Is it light or dark?
On rare occasions, such as 1963 and 1992, the fully eclipsed moon turns almost black. In other cases, such as 1967 and 2003, it may look as bright as a freshly minted penny. Sometimes, it turns brown rather than a distinctive red or orange and is more like the color of a bar of milk chocolate.
During totality, two factors determine the brightness and color of the moon. First, how deeply the moon penetrates the umbra; the center of the umbra is much darker than its edges. For this upcoming eclipse, the moon will follow north of the center of the umbra. In the middle of the eclipse, the moon’s lower limbs will graze the center of the full shadow, but its upper limbs will be trapped within about 780 miles (1,250 kilometers) of the shadow’s outer edge. Therefore, the upper part of the lunar disk should appear noticeably brighter than the lower part.
The other factor is the state of the Earth’s atmosphere along the sunrise-sunset line. If the weather is very clear, the eclipse is bright. But if a big volcanic eruption If it has recently polluted the atmosphere with an aerosol cloud or a fine spherical haze, the eclipse will be ash gray or almost black. Agung volcano in Indonesia in 1963 and Pinatubo volcano in the Philippines in 1991 were the main reasons for the very dark lunar eclipses that followed their eruptions.
Additionally, blue light refracted by Earth’s clear, ozone-rich upper atmosphere can also add to the scene, especially near the edge of the umbra.
coming out of the shadows
As last May, the integrity period will be unusually long, lasting 85 minutes. And then, as the moon continues eastward along its orbit, events repeat in reverse order. The Moon’s leading edge comes back into the sunlight, ending the totality and beginning the fourth phase: partial eclipse again.
When the entire moon escapes the penumbra, only the final penumbra remains for the fifth phase. This last darkness gradually fades and the bright mid-autumn full moon returns to its normal appearance.
Look for Uranus too!
coincidentally, the planet Uranus, magnitude +5.6, will appear less than 2 degrees in the upper left corner of the moon during totality. notice with yours binoculars or with a telescope, you can first see the yellow-white +6.3 magnitude star HIP 13448, and it will appear about one degree in the upper left corner of the moon at totality. Then continue a similar distance in the same direction until you come across another “star” that appears to be about twice as bright as HIP 13448. But it will not be a star, but the sixth planet from the sun. Can you see anything of the aquamarine blue-green hue of Uranus? Contrast with the orange-red moon can make this color a little more pronounced.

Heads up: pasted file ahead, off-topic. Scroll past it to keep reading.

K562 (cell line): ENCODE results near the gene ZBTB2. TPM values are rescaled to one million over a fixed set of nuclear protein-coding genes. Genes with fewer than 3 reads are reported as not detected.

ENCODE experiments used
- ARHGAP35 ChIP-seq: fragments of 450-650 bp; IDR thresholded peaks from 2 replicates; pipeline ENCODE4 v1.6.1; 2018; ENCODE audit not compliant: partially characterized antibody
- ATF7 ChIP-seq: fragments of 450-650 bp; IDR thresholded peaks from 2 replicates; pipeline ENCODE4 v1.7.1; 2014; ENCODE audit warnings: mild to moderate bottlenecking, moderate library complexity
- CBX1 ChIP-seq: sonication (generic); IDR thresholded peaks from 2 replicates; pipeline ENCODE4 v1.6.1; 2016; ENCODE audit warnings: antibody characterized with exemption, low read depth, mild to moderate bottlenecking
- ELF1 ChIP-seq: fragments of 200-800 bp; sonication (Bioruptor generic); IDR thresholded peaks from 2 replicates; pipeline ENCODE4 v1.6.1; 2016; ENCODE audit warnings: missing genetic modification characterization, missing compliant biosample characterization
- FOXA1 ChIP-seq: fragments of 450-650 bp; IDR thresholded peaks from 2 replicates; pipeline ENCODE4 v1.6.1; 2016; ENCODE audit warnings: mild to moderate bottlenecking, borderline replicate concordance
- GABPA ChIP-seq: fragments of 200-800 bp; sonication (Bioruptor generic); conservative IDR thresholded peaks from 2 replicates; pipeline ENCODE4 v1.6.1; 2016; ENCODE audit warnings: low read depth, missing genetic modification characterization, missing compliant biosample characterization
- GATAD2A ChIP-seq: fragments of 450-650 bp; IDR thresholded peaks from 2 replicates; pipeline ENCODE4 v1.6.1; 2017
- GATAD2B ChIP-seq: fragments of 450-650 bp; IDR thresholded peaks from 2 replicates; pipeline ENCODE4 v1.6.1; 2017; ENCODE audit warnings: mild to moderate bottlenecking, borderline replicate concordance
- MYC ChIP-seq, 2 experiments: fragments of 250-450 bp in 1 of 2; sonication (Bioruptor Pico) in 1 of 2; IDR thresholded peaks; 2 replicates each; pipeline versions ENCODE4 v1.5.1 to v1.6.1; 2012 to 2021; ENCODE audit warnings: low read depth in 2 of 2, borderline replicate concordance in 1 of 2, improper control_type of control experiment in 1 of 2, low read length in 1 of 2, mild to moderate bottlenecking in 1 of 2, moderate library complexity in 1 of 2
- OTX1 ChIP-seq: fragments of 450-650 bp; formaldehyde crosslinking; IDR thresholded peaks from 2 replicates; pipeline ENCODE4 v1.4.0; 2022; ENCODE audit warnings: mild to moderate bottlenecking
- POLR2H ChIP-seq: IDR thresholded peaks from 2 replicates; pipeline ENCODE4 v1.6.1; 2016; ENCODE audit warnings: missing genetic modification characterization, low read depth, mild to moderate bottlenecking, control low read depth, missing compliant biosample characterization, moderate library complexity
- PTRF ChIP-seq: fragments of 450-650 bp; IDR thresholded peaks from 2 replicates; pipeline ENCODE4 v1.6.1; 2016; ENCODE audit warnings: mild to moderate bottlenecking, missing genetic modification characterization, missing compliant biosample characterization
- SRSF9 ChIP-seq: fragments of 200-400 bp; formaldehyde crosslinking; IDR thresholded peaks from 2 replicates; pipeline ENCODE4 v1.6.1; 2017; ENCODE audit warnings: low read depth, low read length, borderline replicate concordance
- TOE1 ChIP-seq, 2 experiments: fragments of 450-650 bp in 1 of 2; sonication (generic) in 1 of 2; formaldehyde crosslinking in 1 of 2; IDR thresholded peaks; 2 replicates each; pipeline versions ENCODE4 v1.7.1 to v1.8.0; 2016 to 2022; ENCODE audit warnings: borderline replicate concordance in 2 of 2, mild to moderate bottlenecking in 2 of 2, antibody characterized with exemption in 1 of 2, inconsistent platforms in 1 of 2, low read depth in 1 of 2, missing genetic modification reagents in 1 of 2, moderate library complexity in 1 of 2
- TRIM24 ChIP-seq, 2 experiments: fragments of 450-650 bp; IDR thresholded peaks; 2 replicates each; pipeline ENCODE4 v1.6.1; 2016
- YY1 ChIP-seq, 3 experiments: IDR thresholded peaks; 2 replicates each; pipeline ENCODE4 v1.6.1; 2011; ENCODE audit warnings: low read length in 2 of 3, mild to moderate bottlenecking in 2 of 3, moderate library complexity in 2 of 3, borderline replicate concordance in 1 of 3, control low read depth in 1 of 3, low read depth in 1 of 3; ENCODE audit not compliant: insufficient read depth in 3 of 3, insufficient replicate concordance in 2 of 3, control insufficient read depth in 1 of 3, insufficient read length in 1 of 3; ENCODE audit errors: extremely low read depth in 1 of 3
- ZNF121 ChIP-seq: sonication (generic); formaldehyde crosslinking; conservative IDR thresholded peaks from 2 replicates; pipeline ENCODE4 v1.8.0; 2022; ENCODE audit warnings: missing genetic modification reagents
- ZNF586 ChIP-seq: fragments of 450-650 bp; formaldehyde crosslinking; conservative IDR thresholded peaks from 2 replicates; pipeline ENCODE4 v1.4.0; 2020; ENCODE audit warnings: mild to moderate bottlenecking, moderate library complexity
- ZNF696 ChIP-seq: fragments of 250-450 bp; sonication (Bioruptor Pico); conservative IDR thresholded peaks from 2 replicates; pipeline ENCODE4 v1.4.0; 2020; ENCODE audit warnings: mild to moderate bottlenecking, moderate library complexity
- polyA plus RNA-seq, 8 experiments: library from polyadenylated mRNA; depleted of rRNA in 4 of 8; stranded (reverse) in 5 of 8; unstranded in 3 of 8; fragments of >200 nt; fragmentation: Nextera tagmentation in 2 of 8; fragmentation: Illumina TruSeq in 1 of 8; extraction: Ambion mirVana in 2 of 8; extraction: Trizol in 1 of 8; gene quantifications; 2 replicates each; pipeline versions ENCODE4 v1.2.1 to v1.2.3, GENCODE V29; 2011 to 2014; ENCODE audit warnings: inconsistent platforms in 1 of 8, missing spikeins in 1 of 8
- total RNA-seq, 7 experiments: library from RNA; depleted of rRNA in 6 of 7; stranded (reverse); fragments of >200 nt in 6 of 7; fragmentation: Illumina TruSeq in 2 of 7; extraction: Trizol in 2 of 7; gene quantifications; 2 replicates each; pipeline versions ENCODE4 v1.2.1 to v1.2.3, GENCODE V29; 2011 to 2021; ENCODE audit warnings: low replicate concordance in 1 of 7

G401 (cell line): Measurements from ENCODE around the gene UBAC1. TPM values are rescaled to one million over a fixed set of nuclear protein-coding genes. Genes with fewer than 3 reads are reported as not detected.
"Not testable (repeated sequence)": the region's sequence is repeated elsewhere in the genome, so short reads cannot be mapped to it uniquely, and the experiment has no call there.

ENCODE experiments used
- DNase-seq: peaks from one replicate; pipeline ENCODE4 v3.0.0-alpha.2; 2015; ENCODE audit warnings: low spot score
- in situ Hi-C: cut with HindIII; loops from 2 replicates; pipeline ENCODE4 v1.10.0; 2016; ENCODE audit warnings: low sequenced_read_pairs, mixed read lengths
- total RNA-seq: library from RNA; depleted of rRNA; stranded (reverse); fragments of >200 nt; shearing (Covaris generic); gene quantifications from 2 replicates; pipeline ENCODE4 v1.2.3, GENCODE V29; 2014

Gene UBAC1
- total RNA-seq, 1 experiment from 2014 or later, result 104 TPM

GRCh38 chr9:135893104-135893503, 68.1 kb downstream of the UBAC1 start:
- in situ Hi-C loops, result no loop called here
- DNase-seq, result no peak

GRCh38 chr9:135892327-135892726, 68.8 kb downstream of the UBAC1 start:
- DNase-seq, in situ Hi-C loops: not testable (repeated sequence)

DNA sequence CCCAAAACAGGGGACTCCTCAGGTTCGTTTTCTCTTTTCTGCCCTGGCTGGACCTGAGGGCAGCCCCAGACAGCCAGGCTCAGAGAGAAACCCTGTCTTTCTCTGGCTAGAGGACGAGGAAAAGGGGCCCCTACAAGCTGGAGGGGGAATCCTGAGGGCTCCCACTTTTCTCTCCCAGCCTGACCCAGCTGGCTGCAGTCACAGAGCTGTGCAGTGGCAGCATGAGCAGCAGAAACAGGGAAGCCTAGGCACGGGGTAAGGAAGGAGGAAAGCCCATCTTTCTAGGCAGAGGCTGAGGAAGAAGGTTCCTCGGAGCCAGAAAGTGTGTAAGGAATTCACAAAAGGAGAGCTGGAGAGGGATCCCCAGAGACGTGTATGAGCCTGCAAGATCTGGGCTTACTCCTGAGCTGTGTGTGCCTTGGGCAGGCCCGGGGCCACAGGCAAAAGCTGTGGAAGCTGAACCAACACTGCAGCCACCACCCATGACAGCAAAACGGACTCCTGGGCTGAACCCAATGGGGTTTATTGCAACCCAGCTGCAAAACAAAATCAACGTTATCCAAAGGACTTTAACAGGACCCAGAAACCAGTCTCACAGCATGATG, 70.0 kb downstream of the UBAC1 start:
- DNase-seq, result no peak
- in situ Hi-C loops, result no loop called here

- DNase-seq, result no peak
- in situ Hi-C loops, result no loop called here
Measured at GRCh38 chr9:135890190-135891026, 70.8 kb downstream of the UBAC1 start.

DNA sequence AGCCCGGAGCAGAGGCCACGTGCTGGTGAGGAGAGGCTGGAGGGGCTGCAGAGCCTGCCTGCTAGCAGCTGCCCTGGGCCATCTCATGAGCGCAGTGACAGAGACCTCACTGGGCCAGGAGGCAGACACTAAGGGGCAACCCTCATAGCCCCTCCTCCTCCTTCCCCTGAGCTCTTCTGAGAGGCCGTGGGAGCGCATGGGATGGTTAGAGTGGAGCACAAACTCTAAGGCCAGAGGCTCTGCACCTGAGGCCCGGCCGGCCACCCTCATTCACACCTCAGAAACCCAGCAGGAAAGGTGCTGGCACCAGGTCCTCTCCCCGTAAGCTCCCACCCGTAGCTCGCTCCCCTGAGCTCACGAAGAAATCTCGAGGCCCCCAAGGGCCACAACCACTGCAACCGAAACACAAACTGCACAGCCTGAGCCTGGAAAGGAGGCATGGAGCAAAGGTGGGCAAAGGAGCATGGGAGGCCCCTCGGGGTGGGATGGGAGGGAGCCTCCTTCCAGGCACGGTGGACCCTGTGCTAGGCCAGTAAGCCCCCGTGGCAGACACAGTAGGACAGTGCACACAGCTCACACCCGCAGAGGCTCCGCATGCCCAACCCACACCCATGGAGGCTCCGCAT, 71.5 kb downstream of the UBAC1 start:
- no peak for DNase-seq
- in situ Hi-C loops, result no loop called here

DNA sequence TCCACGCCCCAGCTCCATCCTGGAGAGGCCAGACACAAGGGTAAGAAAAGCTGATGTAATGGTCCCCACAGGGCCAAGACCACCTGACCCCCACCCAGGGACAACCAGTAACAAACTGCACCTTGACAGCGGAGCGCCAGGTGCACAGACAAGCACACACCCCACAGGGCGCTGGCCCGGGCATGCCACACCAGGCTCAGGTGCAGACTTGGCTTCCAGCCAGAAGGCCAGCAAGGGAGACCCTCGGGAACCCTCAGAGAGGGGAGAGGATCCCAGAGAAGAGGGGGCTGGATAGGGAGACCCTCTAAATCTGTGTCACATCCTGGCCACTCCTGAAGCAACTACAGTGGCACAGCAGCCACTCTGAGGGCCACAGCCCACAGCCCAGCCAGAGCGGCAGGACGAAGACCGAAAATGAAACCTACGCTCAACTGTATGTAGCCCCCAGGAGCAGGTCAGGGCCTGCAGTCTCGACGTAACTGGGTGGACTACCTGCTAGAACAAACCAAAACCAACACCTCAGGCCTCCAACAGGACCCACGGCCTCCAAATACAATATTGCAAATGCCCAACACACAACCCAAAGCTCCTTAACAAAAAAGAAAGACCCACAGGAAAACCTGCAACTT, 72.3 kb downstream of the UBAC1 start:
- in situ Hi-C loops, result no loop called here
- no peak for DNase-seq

And for some fortuitous locations: northwestern North America, Asia, Japan, and the Arctic regions, the moon will actually obscure (hide) Uranus.
In a telescope, Uranus is a small disk 3.7 arcseconds wide. It is 1.74 billion miles (2.8 billion km) from Earth compared to the Moon’s distance of 240,000 miles (387,000 km).
Correction: An earlier version of this story would be November’s 8th Lunar Eclipse, the fourth and final lunar eclipse of 2022. This is the fourth and second lunar eclipse of 2022, a year that also includes two solar eclipses.
Joe Rao serves as an instructor and visiting lecturer in New York. Hayden Planetarium (opens in new tab). writes about astronomy Journal of Natural History (opens in new tab), Farmer’s Almanac (opens in new tab) and other publications. Follow us on Twitter @Spacedotcom (opens in new tab) and he Facebook (opens in new tab).